Goat walking on heels
Hello so I have 3 boys in training right now and 2 of them follow very well no problems at all couldn’t ask for anything more. One of them he is just over 1.5 years old is a big attention and love baby and always wants to be next to me. The only problem is when we are out walking on trails he wants to be by me so much that he ends up walking on my heels is head is up my backside if I ever stop and is constantly tripping me up. Any help on how to train this out of him or prevent him from doing this as he gets older. Thanks!
Phew! I was afraid from the title that your goat was walking on the backs of his heels, like he had a physical problem. I'm glad to know it's a training issue because that's easier to fix. Smile

Having your front/lead goat walk on your heels is a pretty common problem with youngsters. It can stem from insecurity or from dominance. Either way, you need to establish yourself as leader by making him stay out of your personal space. My favorite trick is to grab an evergreen or leafy branch about 12"-18" long and wave it behind me while I walk. It whacks the goat in the face if he's too close. Pretty soon I can just carry it by my side, but if I feel him creeping up on me I give a backwards twitch and whap him in the face. Once a goat has learned to walk just out of range of my branch (but still too close), I start throwing in some sudden stops and even reverses. He won't expect it and because he's too close he'll run right into my swatter.

Sometimes instead of stepping back from your space the goat will get mad and run around in front of you. If he cuts you off too close, smack him with the branch and give him a verbal reprimand as he goes by. It won't hurt him but it should startle him. He eventually should learn not to pass you at all, but if he does, he must pass at a safe distance. A goat should always be afraid to pass you too close because as he gets bigger, passing close can get very dangerous since he could catch you with a horn or knock you down a hill with his pannier. Once a goat has successfully passed me, I don't try to run ahead and catch him to put him back in place. Instead I walk behind him until he stops (they always do), and at that point I grab his collar and move him behind me very deliberately and tell him "good boy." Sometimes I'll give him a scratch or a cookie once he's back where he belongs.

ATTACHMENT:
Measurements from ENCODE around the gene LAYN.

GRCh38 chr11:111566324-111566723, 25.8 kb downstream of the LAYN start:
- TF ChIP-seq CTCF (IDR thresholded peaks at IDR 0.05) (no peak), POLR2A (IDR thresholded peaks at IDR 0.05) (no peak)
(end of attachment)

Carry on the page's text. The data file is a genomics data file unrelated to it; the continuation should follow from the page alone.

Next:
Good luck!
Thank you very much I will try this out on my next hike with them and let you know how it works out!!
Expect it to take several hikes before the lesson starts to sink in. Even as it sinks in, he'll probably need a refresher course from time to time. He may also run around in front of you quite a few times in frustration at first, but if you're consistent about putting him back at the first opportunity he'll settle down eventually. I find that the ages of 12 months to about 2 1/2 years are the most difficult because your goats haven't yet learned basic manners, nor have they learned that they can't challenge you so it's a bit of a dual problem. The main thing is to be calm and consistent and not get frustrated if it takes time for the lesson to stick. Some goats learn right away but the more dominant/determined ones can really try your patience!

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